- Tailoring – large and well organized, with eight tailoring shops in Saclepea. Has a city union president. Offers apprenticeships.
- Finance – although no banks currently exist in Saclepea (at this writing, EcoBank is considering opening a branch there) there are several Savings & Credit institutes which offer savings accounts and small loans.
+Saclepea has a very active Women’s Center whose mission is to increase awareness of and decrease instances of gender-based violence. Founded in 2008 by Saclepea native Theresa Monmia, the Saclepea Women’s Center owns a large rice farm and offers employment in planting, cultivating, harvesting, and preparing rice to encourage women’s economic independence.
Saclepea has fourteen primary/secondary schools: one government school (Johnny Voker Elementary/High School, grades K-12); one government school for Ivoirian refugee children (K-6); and twelve private, tuition-funded schools (five K-12, one K-11, one K-9, five K-6). Government funds lowest grades, even at some of the private schools. To graduate 6th, 9th, and 12th grades, all students must pass exams administered by the West African Examinations Council (WAEC). Due to the shortage of certified teachers, many classrooms are taught by “recruited” teachers – uncertified, unpaid men and women who are working on their certification.
An adult literacy program, started in 2010 by a local teacher, has graduated two 6-month classes of approximately 15 students.
For Saclepean students, educational opportunities are expanding. In 2010, Saclepea hosted the first in a series of teacher training initiatives, funded by U.S. non-profit West Africa Crossroads Corporation (WACC), and organized and administered by local Saclepean educators.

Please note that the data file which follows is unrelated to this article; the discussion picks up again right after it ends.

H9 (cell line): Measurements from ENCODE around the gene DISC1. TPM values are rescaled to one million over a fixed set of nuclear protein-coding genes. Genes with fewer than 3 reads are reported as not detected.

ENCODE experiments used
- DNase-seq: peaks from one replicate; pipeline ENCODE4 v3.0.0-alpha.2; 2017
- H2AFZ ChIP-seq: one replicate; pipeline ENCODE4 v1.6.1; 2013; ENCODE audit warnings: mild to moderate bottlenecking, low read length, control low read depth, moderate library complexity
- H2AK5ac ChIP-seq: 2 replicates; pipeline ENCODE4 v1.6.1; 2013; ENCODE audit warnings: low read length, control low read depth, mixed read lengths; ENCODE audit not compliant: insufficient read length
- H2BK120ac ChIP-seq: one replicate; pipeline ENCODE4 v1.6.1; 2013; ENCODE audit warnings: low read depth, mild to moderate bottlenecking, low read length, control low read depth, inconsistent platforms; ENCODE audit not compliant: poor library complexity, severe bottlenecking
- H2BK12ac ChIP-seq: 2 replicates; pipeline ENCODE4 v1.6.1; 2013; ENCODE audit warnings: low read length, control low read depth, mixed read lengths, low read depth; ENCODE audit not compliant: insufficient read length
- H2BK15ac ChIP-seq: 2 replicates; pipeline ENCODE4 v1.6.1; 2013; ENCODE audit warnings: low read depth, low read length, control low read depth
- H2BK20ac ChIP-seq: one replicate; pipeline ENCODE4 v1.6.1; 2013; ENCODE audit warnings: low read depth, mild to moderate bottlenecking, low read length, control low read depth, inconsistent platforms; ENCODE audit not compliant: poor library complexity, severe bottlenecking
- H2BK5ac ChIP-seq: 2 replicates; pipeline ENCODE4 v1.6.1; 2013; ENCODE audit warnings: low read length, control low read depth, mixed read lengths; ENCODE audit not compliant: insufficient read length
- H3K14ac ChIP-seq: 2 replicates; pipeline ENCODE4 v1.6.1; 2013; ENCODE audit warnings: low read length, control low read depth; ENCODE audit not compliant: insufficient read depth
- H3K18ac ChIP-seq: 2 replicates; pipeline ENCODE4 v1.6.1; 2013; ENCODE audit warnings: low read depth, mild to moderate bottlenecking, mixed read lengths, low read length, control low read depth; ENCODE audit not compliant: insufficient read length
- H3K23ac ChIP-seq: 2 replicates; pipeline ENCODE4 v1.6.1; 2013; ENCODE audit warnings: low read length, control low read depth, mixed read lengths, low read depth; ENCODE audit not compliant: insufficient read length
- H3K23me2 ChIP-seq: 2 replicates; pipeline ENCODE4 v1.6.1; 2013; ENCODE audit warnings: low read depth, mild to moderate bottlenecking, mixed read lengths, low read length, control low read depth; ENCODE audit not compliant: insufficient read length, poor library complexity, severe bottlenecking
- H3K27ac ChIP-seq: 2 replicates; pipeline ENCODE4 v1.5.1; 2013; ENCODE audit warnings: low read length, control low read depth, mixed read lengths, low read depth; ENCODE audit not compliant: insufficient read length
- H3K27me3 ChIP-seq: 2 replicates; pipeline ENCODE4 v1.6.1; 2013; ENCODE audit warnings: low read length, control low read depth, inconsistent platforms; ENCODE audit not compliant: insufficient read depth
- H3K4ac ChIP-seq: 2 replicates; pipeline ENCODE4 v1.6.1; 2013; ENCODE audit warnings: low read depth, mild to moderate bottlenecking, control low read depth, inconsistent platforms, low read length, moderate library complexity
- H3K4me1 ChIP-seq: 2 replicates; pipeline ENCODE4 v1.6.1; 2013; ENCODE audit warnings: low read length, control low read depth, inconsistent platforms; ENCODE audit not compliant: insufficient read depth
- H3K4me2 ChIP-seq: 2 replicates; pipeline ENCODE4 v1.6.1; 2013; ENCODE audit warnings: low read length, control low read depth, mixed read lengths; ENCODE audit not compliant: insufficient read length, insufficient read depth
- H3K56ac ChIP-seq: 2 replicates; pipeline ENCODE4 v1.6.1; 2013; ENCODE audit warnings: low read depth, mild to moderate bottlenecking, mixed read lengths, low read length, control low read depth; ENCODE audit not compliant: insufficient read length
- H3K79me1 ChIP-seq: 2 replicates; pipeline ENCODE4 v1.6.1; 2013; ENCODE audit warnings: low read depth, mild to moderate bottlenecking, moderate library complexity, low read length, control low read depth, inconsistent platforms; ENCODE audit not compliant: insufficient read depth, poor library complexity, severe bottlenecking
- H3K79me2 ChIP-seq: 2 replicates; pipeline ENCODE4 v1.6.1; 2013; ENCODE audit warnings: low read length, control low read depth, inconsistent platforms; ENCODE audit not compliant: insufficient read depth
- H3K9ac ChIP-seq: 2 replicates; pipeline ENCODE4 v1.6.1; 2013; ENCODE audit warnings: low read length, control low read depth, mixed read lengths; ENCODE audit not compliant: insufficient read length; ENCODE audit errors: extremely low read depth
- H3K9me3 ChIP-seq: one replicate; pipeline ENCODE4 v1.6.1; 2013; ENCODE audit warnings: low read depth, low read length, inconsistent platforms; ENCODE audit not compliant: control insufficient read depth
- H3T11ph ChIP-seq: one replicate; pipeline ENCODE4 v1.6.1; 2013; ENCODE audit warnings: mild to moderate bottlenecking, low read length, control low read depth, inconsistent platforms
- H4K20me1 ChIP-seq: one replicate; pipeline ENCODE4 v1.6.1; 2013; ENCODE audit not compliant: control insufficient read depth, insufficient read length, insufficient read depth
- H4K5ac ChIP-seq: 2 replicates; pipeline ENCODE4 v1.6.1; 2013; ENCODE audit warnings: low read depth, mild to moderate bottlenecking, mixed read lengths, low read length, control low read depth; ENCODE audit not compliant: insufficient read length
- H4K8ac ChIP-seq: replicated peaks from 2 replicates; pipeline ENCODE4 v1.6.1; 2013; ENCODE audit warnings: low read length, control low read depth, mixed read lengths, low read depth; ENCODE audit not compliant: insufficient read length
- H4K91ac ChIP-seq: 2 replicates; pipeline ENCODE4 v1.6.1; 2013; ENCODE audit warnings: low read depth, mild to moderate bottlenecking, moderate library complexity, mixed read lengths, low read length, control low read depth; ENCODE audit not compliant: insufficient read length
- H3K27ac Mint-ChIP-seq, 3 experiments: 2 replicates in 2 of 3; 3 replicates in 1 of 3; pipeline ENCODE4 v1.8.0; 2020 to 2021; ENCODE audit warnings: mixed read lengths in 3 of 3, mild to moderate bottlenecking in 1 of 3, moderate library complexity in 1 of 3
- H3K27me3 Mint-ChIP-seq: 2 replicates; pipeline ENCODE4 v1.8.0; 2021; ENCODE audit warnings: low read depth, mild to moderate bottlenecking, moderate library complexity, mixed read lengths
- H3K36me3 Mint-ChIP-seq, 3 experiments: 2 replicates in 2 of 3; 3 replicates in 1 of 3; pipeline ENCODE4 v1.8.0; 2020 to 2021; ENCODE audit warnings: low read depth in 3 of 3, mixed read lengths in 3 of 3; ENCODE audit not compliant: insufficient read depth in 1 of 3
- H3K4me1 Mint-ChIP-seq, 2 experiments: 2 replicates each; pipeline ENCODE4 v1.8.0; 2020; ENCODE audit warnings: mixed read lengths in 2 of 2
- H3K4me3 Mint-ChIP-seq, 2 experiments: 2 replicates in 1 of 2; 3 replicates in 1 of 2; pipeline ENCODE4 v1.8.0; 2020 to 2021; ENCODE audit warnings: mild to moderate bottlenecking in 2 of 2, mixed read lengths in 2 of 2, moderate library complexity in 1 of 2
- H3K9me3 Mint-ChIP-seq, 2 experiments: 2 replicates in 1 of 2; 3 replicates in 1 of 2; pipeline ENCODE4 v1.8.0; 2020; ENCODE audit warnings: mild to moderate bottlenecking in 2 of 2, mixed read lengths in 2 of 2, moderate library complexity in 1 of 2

In January 2011, WACC helped locals open the Saclepea Community Computer Center (SCCC). SCCC offers computer and internet access to community members, and in 2012, SCCC began building it own building out of which to operate.
Saclepea has multiple clinics but no hospital. The one government clinic, the Saclepea Comprehensive Health Center, has both in-patient and out-patient facilities and charges no fees. Smaller clinics are run as private, fee-funded practices by local churches or Liberian individuals and are attended by a Physician’s Assistant. There are currently no x-ray machines in Saclepea, so patients with broken bones are sent to the nearest hospital, which is in Ganta, about 45 km away.
In response to war-torn families, low life expectancy, and high rates of death during childbirth, Saclepea has two relatively large orphanages. Both orphanages were founded by and are managed by Saclepean women. Both operate schools, generating some revenue from tuition. They also receive financial support from international sponsors and NGOs (e.g. Christian Aid).
Malaria is still a major health concern. Although treated mosquito nets are widely available, they are very hot to sleep under and are not used consistently. Malaria treatment is available at the larger clinics, but many children and elderly die because they are not taken to the clinic early enough. Tuberculosis and Lassa fever are also common.
Christianity is the dominant religion practiced among Saclepeans, but the city is also home to a significant Muslim community and to some native spirituality, such as witchcraft and animism. Many religious buildings and congregations, representing a plethora of Christian denominations, are located throughout Saclepea. Numerous churches and para-church organizations offer courses and certificates in theology, pastoral studies, and other Christian topics. Several Bible colleges and seminaries are in the general area. Churches are typically engaged in benevolent activities including education, care of orphans and widows, healthcare, and economic empowerment.
- Trussell, M., & Moore, R. (2012). Local economic development in Africa: The case of Saclepea, Liberia. Journal of Sustainable Development in Africa, 14(8), 15-33.